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Faith In Brooklyn for Feb. 12

February 12, 2015 By Francesca Norsen Tate, Religion Editor Brooklyn Daily Eagle
Some members of Mosaic Baptist Church’s leadership team: Lead Pastor Stephen Stallard, Teaching Pastor Woodley Victor, worship leader Daneja Amann and pastoral intern Kevin Liu. Photo by Francesca Norsen Tate

Mosaic Church Works for Healing, Building ‘Family’ Throughout NYC

Mission Is to Realize ‘Heavenly Vision’ of All Nations Worshiping Christ

“Church is not a weekend event. It’s a family on mission, 24/7.”

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So speaks Pastor Stephen Stallard of Mosaic Baptist Church, who has led the planting of a faith community in Crown Heights with the goals of healing a community torn by racial strife, nurturing a family whose common bond is not DNA, but the love of Christ, and working toward the heavenly vision of all nations gathered. This vision is reflected in the church’s name, Mosaic.

Stallard, who is lead pastor of Mosaic Church, and his wife Sonya arrived in New York City —and Brooklyn, specifically — from the Poconos, where they were already ministering in what he called a diverse “bedroom community.”

“About 50 percent of our church was New Yorkers. And it was ethnically diverse,” Stallard said. “We moved here because our mission here is to start a church for all nations.”

“We were doing this in the Poconos,” he told the Brooklyn Eagle. “We were part of a church plant that launched us out to come here. We were really drawn to the tension and the history of racial issues here in Crown Heights: from Jackie Robinson breaking the color barrier to the race riots in 1991 here. We just feel like the story of Crown Heights is a story that has racial strife at its center. We believe that Jesus can redeem that, and that the story is not done. It’s one of the reasons that we’re here, because of that incident.”

Pastor Stallard added, “It really began burdening our hearts to be part of a church that was reaching all nations. Dr. King — this is what we talked about at our Day of Diversity service a couple of weeks ago. Dr. King famously said — and it’s still true — that ‘11 a.m. on Sunday morning is still the most segregated hour in America.’ I began to grapple with this tension, between reading how the Bible describes what heaven is going to look like — It’s going to be every nation, every tribe, every language group, united together because they believe in Jesus Christ, because He is the hope of the nations. That’s not what our churches look like today.”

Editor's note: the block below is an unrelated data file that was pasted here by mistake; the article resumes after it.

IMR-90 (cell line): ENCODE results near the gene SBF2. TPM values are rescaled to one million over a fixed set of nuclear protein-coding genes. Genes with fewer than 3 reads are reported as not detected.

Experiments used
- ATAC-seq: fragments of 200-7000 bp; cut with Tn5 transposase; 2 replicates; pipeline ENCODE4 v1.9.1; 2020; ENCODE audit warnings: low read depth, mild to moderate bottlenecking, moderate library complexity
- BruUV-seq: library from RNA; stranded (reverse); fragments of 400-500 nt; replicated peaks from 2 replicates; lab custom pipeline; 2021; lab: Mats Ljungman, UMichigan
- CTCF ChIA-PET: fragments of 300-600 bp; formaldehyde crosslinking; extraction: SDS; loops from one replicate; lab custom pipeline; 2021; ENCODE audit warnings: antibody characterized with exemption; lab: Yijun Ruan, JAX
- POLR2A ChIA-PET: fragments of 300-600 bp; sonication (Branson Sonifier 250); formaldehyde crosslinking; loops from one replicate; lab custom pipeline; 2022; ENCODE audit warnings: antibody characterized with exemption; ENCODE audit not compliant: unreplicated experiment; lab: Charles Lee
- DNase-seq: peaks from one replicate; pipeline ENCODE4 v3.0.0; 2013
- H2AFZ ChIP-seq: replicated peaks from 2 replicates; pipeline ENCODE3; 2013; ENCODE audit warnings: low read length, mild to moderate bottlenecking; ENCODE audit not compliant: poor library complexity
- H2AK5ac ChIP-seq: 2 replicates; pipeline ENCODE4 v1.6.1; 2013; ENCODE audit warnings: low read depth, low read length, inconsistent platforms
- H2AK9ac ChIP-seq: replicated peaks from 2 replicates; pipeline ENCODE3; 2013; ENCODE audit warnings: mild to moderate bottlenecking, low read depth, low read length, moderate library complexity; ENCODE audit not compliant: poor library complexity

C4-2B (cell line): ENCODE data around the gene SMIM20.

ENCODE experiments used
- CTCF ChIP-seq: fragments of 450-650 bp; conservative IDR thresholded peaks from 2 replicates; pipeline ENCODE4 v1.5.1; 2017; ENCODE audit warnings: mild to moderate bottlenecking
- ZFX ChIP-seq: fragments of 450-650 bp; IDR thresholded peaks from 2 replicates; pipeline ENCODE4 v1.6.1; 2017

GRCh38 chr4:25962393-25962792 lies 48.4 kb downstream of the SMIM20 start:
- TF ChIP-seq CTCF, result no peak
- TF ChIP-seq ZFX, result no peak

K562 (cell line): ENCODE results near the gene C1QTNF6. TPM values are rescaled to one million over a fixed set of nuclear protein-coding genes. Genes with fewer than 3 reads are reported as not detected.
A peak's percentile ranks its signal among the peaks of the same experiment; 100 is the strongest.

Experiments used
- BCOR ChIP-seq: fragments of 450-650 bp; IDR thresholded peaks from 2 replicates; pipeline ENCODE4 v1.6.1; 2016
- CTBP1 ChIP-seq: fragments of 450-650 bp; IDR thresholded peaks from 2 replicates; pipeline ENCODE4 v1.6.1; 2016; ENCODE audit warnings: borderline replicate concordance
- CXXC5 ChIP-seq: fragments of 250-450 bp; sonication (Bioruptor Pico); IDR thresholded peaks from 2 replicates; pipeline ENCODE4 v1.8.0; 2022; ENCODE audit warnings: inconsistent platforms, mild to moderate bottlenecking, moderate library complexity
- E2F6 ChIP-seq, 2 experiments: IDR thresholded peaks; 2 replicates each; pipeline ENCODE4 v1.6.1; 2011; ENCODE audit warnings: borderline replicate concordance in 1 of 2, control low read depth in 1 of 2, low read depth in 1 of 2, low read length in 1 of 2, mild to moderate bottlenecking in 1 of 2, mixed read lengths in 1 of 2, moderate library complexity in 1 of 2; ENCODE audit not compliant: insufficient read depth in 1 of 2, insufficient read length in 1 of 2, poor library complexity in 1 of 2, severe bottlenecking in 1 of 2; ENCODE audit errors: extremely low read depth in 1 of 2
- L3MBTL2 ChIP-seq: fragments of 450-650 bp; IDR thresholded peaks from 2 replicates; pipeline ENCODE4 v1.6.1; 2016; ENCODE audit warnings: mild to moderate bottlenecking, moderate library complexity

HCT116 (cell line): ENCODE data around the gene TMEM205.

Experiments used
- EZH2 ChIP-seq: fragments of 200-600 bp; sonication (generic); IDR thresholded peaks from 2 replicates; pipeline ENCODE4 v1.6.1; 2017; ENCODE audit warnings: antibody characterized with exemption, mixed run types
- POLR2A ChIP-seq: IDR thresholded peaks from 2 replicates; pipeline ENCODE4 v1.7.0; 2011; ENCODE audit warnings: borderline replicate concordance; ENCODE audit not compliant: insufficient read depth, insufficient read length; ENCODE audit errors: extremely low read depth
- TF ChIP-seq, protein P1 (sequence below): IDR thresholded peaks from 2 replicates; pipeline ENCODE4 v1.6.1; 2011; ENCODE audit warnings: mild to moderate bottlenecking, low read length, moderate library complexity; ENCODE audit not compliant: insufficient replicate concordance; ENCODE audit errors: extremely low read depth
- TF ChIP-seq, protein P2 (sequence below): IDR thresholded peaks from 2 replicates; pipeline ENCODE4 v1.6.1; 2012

Mosaic Church holds worship Sundays at 4 p.m., hosted at Mt. Joy Baptist Church at 761 Park Place, the pastor of which is a friend of Stallard. But Sunday worship is only part of Mosaic’s ministry. The Missional Families are a central part of Mosaic’s outreach to the community.

“We started as a Bible Study at a Jamaican restaurant. We grew from there into meetings at homes, and formed Missional Families, a key part of how we’re planting this event,” explained Pastor Stallard.

Likewise, Mosaic’s pastoral intern, Kevin Liu, pointed out, “We don’t want to be a two-hour event, just on Sunday. Church is about life together, every day. That’s why we have these Missional Families. We gather together throughout the week. Missional Families meet at different venues to watch movies, discuss the sermons. It’s here that we get to respond together to the sermons, to the word that is spoken. We also have fun — watching the Super Bowl, for example,” Liu added.

“A lot of people aren’t able to come to the Sunday service,” says co-worship leader Daneja Amann. “Not everyone is going to walk through church doors. We want to be able to bring church to other people and show them what family looks like, and how we care about each other even though we’re so different, hanging out with each other, not just talking about Sunday services, but we’re also talking about what God is doing in everyone’s lives, and how we can help each other have a better relationship with Him. We try to bring church to them.”

Stallard said that, at present, there are three Missional Families: two in Brooklyn, including at their home, and one in Manhattan, where Liu lives.

“We bring the church to them: spending time in Crown Heights, spending time in certain cafes or restaurants, and being regular people that they see, and that we’re building relationships,” says Amann. “They know who you stand for, and that’s how the love of God comes out.”

“They may not be ready to come to church now, but they know how to reach us — one person at a time,” she explained.

Stallard pointed out, “The owner of that Jamaican restaurant is now a Christian. She wasn’t a Christian when we started; she is now.”

He believes this is a fruit of Mosaic’s members frequenting the restaurant, praying with friends and employees who underwent various adversities, and even being present at funerals.

“We went from customers in her restaurant to people who were part of her life and who care,” he said.

Mosaic Church has also done significant work with Save Our Streets/S.O.S. Crown Heights. Speaking about a stabbing last fall in the neighborhood, Pastor Stallard and the Mosaic community attended vigils and prayed.